A wider impact

For some, social value is still a tick box exercise but for a privately-owned company like Winvic, that has always been driven by the founders’ vision – to be a firm that pushes itself beyond contract requirements and ‘does the right thing’ – leaving positive legacies that extend beyond a physical building has been easy to embed into the culture. During this developing age of social value, we have worked with tens, if not hundreds, of local schools, colleges and universities, created jobs, donated benches for parks, picked litter, supported sustainability days, supplied community focal points with defibrillators, given materials and our time to improve sports clubs and public facilities, built allotments for schools and much more.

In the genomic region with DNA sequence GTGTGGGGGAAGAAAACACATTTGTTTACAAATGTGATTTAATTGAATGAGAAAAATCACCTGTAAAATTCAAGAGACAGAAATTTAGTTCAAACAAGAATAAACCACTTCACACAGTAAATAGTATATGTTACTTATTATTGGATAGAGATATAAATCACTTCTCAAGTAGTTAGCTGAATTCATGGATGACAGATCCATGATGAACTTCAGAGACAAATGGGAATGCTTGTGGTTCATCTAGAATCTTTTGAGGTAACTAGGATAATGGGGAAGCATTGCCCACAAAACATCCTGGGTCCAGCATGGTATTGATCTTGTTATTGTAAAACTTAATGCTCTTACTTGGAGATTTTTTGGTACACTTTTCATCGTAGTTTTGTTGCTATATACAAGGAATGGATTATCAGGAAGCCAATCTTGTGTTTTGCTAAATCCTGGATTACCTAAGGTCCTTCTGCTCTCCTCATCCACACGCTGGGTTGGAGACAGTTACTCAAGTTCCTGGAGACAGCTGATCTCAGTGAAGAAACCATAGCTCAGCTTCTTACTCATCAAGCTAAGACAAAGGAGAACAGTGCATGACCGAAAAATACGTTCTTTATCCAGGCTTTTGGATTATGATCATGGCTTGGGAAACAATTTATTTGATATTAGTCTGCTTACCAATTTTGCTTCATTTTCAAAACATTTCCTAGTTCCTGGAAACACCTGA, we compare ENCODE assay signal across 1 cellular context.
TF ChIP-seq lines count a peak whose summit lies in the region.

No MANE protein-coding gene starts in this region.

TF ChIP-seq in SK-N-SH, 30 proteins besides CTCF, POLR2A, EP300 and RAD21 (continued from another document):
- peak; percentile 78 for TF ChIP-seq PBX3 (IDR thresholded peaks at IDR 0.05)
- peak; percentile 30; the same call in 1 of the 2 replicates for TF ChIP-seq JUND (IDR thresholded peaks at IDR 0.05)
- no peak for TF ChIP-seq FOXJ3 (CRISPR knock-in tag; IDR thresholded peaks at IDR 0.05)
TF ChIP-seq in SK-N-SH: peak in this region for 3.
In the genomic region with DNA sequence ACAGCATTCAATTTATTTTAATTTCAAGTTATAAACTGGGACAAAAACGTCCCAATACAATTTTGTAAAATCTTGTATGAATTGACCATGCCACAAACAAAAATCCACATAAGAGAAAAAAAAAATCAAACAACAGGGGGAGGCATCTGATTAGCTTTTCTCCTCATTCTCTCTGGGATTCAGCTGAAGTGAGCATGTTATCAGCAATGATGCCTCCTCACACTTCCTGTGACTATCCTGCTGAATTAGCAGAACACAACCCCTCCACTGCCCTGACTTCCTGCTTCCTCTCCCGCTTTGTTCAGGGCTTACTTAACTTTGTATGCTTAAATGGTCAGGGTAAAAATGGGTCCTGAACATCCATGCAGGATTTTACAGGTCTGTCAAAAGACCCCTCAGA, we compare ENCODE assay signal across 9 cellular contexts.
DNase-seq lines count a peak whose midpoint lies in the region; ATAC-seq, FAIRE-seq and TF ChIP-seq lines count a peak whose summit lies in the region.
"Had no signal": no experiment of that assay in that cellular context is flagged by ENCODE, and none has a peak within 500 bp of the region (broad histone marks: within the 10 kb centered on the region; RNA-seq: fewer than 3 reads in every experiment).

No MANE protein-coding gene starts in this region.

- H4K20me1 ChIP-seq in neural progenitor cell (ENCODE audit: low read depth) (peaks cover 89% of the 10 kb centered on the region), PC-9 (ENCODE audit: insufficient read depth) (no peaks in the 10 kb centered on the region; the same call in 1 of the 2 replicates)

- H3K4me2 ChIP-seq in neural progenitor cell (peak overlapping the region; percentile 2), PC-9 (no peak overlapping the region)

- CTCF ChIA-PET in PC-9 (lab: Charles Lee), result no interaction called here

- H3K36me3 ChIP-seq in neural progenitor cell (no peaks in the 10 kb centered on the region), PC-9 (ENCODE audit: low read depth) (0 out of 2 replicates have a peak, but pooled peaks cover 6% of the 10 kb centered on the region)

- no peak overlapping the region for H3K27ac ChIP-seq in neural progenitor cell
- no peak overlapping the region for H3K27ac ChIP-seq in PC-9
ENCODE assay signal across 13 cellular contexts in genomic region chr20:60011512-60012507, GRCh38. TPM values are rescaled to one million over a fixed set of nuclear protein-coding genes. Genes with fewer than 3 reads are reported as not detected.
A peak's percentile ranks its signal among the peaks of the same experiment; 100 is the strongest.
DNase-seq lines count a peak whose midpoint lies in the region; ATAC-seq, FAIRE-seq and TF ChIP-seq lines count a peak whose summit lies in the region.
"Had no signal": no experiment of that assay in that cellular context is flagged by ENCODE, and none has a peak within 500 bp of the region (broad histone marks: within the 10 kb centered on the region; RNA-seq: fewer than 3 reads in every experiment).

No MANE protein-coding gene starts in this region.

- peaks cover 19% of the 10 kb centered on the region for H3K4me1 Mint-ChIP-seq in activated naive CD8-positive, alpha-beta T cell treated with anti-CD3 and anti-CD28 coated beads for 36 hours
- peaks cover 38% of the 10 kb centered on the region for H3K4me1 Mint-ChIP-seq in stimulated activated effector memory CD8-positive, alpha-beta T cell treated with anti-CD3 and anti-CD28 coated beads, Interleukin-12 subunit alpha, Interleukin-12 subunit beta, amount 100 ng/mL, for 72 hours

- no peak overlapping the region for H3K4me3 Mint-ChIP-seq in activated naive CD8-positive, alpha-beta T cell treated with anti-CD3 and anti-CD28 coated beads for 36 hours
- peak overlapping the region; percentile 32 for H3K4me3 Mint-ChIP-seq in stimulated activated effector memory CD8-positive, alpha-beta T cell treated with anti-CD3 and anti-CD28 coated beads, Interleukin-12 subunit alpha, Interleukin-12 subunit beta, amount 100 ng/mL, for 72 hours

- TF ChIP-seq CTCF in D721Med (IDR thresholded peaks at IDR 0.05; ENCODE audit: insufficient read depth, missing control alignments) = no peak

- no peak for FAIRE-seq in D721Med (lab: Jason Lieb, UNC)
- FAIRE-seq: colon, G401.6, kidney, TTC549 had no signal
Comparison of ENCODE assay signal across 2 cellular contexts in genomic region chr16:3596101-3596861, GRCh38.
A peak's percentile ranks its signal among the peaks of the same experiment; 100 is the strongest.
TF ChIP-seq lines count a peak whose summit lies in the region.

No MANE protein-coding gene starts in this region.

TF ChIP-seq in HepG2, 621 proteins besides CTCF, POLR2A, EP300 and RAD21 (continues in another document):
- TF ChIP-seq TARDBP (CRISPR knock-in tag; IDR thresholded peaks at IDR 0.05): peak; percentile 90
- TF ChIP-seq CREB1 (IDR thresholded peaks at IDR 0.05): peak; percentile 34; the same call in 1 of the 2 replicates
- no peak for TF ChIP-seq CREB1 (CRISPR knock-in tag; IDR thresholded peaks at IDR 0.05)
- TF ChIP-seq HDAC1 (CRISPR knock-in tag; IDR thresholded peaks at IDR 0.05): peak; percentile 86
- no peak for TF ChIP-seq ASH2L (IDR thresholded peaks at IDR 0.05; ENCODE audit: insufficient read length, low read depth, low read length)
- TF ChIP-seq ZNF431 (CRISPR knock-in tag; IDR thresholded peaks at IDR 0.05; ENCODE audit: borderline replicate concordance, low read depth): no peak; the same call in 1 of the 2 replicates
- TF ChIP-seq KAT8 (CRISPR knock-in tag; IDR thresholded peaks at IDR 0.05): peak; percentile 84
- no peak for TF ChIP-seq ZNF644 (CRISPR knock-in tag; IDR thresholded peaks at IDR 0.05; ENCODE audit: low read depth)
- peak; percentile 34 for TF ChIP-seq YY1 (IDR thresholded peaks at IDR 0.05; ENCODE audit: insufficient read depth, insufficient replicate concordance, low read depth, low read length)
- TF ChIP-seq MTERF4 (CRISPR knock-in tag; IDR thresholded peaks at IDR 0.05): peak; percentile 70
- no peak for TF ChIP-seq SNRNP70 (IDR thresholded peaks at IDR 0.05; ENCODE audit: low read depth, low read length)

Furthermore, as we have historically been leaders in delivering industrial warehouse schemes, we have often had to work that bit harder and more creatively to bring benefits to those in surrounding areas. When constructing a project that is geographically very close to people’s homes, businesses and schools – for example one of our multi-room student accommodation schemes or a commercial office – opportunities to add social value to communities are on the doorstep. Logistics and manufacturing parks are often located close to motorway corridors or on the outskirts of towns, so we have become adept in scouring wider areas for projects to get involved with. It’s crucial that local employment, training, supply chain employment and material buying strikes a balance between being locally ring-fenced and being too local; the latter could result in activity not being inclusive of the people it should be embracing, and it’s not responsible to have a narrow approach. However challenging or time hungry it is, Winvic has never shied away from the importance of social benefits when working on an industrial, or any other sector, project, and our investment last year in an in-house social value team reflects this.